I’ve heard people describe me many ways, but I think this article is the first to describe me as a “proud girl geek.”
Clearly I’m both a girl and a geek, and I suppose I’m kind of proud of both, but I wouldn’t have thought to string all those concepts into a single phrase. Still, it’s interesting to know how other people see me. (Or at least, how one journalist does.)
I find it fun to talk to journalists. Only later do I worry about how my words are going to read in an article. In this case, Bill Loeffler quoted me terribly nicely and I think I don’t sound completely lame, which I often seem to when anyone writes down my actual spoken words.
This article is extra special for me, what with me appearing in a photo. The print version of the article includes many photos of geeky types, including Steve Carrell and that Napoleon Dynamite dude in their respective movie roles, plus I think Bill Gates and some others. I am the only female pictured. But after all, what female “celebrity” geek could they have used? It shouldn’t be at all surprising that they sent a photographer all the way to Butler to take a picture: I’m practically a rare species.
When he interviewd me for the article, Mr. Loeffler asked when I first noticed that geeks had become acceptable, and I said I didn’t particularly remember ever feeling not acceptable. I thought about my answer later and realized that’s not strictly true. On one hand I’ve never felt odd about being geeky, maybe because it’s sort of amusing. I mean, I didn’t just attend computer camp: I taught there for two summers. That’s just funny.
But for a very long time I did feel perhaps too smart for regular society. I brought it on myself partly, by correcting people’s grammar for example. I finally got over that, but the damage had been done. Even my family nicknamed me the Walking Encyclopedia.
Later, while I was in college I used to avoid telling people where I went to school because I found it was a conversation killer. Someone would say, “Wow. You must be smart.” And what could I say back? “I’m just good at taking tests.” It was very awkward for me. Plus I hated small talk, the simple things people say when they’re trying to meet each other and find common ground. Why did people waste time saying meaningless stuff? I came to believe that I didn’t like “ordinary” people.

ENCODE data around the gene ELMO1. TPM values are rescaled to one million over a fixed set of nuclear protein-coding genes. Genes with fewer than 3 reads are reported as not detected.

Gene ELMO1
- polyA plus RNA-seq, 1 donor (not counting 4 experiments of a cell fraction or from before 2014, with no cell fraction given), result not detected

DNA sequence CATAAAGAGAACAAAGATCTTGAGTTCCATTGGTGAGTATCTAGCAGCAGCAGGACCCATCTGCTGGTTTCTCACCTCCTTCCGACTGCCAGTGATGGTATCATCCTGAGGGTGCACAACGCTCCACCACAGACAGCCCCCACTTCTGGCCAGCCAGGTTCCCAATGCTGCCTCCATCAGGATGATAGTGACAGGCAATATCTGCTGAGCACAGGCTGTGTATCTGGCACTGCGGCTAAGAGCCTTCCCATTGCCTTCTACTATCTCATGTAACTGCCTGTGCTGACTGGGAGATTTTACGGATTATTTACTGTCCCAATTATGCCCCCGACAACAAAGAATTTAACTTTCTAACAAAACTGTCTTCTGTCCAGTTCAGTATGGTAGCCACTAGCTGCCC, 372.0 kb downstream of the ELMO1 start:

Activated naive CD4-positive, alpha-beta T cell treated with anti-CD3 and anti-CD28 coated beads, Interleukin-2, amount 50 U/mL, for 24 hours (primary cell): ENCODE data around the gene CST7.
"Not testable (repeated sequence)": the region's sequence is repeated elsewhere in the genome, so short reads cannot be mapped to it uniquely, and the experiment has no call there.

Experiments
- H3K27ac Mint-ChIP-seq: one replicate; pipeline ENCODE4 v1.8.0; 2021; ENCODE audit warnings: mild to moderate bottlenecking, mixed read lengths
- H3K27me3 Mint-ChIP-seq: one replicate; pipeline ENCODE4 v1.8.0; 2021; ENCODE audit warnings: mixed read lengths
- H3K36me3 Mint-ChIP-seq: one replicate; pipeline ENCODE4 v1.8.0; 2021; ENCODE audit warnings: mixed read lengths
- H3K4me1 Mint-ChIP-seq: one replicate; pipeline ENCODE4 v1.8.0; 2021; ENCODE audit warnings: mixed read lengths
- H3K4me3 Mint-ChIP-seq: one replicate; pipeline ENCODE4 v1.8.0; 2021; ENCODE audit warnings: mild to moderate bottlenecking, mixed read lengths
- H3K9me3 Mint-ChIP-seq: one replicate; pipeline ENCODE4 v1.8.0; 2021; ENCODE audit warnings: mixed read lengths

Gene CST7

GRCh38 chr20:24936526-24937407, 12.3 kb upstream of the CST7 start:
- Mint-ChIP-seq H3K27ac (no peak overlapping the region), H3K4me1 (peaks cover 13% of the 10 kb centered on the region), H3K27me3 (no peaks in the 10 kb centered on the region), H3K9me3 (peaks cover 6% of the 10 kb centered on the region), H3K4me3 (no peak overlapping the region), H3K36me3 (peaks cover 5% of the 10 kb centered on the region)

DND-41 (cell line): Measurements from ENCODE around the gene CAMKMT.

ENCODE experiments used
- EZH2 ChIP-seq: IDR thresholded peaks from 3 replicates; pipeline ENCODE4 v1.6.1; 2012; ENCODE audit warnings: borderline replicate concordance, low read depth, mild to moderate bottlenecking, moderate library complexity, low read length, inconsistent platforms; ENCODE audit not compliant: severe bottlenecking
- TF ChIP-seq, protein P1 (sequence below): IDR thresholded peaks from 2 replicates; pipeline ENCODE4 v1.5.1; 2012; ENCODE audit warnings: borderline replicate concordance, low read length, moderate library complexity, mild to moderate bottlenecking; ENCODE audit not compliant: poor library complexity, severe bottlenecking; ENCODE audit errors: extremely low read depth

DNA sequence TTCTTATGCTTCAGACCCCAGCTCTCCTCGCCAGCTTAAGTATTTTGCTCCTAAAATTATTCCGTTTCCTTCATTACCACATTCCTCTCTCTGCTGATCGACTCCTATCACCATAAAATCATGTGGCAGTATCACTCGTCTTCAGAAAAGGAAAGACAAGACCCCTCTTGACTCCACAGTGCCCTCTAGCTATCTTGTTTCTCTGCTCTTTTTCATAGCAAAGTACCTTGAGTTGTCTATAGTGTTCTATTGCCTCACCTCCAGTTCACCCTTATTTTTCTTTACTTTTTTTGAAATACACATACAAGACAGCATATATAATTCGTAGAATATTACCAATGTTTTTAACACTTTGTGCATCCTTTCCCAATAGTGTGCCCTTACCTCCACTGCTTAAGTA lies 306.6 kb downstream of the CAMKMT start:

Meanwhile, at MIT I was nowhere near the smartest person. I failed a course, gained a healthy measure of humility, and got some perspective. Once I finished school and started working at high tech companies, the problem of feeling out of place disappeared, because of course everyone was smart, everyone had gone to name brand schools, everyone deserved to be there. Eventually I grew to be a better conversationalist so that I could smooth over awkward pauses, and I forgot about feeling so out of place.
As the article suggests, it’s also possible that geeky people are more accepted these days. Everyone feels out of place at least some of the time, maybe most of the time. In a society that prizes beauty and coolness, geeks are natural underdogs — and who doesn’t like to root for the underdog?
Side note: Here’s a little slice of life in a small town.
My mom wanted to buy extra copies of today’s paper, so she could send the article to relatives and so on. She stepped up to the counter of a drugstore in town with two copies, and the clerk said, “You’ve got two copies of the paper here. You want to put one back?”
Mom said, “No, I meant to buy two. My daughter’s photo is in the paper.”
And they proceeded to look for the article, standing right there in line.
When she saw the picture, the clerk said, “That’s Cummings Coffee Shop! I used to go there on dates. That must have been seventeen years ago.”
And the two of them — keep in mind they’ve never met before — talked for a minute about Cummings, how it used to be the town soda fountain and a big hot spot and now it’s still got ice cream but also serves espresso and cappucino, and why I was in the paper and how long we’ve lived in Butler. And eventually they finished and Mom paid for the two papers and left.